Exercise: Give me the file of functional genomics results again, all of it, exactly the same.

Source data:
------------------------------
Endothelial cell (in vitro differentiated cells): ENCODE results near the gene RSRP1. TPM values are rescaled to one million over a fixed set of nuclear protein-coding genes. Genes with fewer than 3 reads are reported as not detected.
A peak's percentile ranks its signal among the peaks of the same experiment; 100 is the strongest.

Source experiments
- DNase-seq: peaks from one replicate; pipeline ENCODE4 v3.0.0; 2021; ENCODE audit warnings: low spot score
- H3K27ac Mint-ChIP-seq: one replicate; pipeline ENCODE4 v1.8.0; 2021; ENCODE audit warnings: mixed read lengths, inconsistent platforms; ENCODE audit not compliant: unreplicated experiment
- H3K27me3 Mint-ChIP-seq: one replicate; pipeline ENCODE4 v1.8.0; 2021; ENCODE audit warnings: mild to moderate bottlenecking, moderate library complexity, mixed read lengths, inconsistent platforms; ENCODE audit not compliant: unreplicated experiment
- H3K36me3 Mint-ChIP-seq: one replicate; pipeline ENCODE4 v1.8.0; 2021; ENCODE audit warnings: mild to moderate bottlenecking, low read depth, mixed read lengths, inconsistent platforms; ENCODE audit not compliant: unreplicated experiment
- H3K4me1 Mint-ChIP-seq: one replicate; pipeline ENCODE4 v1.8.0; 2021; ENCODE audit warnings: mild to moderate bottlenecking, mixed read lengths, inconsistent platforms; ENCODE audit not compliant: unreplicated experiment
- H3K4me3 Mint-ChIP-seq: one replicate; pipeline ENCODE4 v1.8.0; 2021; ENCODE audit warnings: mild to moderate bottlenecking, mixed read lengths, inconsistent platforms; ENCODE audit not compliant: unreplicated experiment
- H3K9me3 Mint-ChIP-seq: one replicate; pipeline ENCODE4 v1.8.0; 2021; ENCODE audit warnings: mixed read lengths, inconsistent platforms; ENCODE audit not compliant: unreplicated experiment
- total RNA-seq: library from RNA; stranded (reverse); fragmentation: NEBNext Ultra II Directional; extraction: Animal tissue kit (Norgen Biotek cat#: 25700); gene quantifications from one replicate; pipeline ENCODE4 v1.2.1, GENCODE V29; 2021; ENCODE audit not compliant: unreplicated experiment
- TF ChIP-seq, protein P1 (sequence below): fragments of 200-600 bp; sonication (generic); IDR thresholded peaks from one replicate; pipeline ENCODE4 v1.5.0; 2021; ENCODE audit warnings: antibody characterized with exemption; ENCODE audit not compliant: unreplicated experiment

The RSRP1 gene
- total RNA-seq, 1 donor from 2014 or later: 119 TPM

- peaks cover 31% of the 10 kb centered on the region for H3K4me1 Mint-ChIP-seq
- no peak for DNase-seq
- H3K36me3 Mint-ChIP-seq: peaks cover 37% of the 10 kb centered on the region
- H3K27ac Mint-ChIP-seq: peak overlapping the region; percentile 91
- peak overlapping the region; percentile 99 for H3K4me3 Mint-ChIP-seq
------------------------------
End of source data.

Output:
Endothelial cell (in vitro differentiated cells): ENCODE results near the gene RSRP1. TPM values are rescaled to one million over a fixed set of nuclear protein-coding genes. Genes with fewer than 3 reads are reported as not detected.
A peak's percentile ranks its signal among the peaks of the same experiment; 100 is the strongest.

Source experiments
- DNase-seq: peaks from one replicate; pipeline ENCODE4 v3.0.0; 2021; ENCODE audit warnings: low spot score
- H3K27ac Mint-ChIP-seq: one replicate; pipeline ENCODE4 v1.8.0; 2021; ENCODE audit warnings: mixed read lengths, inconsistent platforms; ENCODE audit not compliant: unreplicated experiment
- H3K27me3 Mint-ChIP-seq: one replicate; pipeline ENCODE4 v1.8.0; 2021; ENCODE audit warnings: mild to moderate bottlenecking, moderate library complexity, mixed read lengths, inconsistent platforms; ENCODE audit not compliant: unreplicated experiment
- H3K36me3 Mint-ChIP-seq: one replicate; pipeline ENCODE4 v1.8.0; 2021; ENCODE audit warnings: mild to moderate bottlenecking, low read depth, mixed read lengths, inconsistent platforms; ENCODE audit not compliant: unreplicated experiment
- H3K4me1 Mint-ChIP-seq: one replicate; pipeline ENCODE4 v1.8.0; 2021; ENCODE audit warnings: mild to moderate bottlenecking, mixed read lengths, inconsistent platforms; ENCODE audit not compliant: unreplicated experiment
- H3K4me3 Mint-ChIP-seq: one replicate; pipeline ENCODE4 v1.8.0; 2021; ENCODE audit warnings: mild to moderate bottlenecking, mixed read lengths, inconsistent platforms; ENCODE audit not compliant: unreplicated experiment
- H3K9me3 Mint-ChIP-seq: one replicate; pipeline ENCODE4 v1.8.0; 2021; ENCODE audit warnings: mixed read lengths, inconsistent platforms; ENCODE audit not compliant: unreplicated experiment
- total RNA-seq: library from RNA; stranded (reverse); fragmentation: NEBNext Ultra II Directional; extraction: Animal tissue kit (Norgen Biotek cat#: 25700); gene quantifications from one replicate; pipeline ENCODE4 v1.2.1, GENCODE V29; 2021; ENCODE audit not compliant: unreplicated experiment
- TF ChIP-seq, protein P1 (sequence below): fragments of 200-600 bp; sonication (generic); IDR thresholded peaks from one replicate; pipeline ENCODE4 v1.5.0; 2021; ENCODE audit warnings: antibody characterized with exemption; ENCODE audit not compliant: unreplicated experiment

The RSRP1 gene
- total RNA-seq, 1 donor from 2014 or later: 119 TPM

- peaks cover 31% of the 10 kb centered on the region for H3K4me1 Mint-ChIP-seq
- no peak for DNase-seq
- H3K36me3 Mint-ChIP-seq: peaks cover 37% of the 10 kb centered on the region
- H3K27ac Mint-ChIP-seq: peak overlapping the region; percentile 91
- peak overlapping the region; percentile 99 for H3K4me3 Mint-ChIP-seq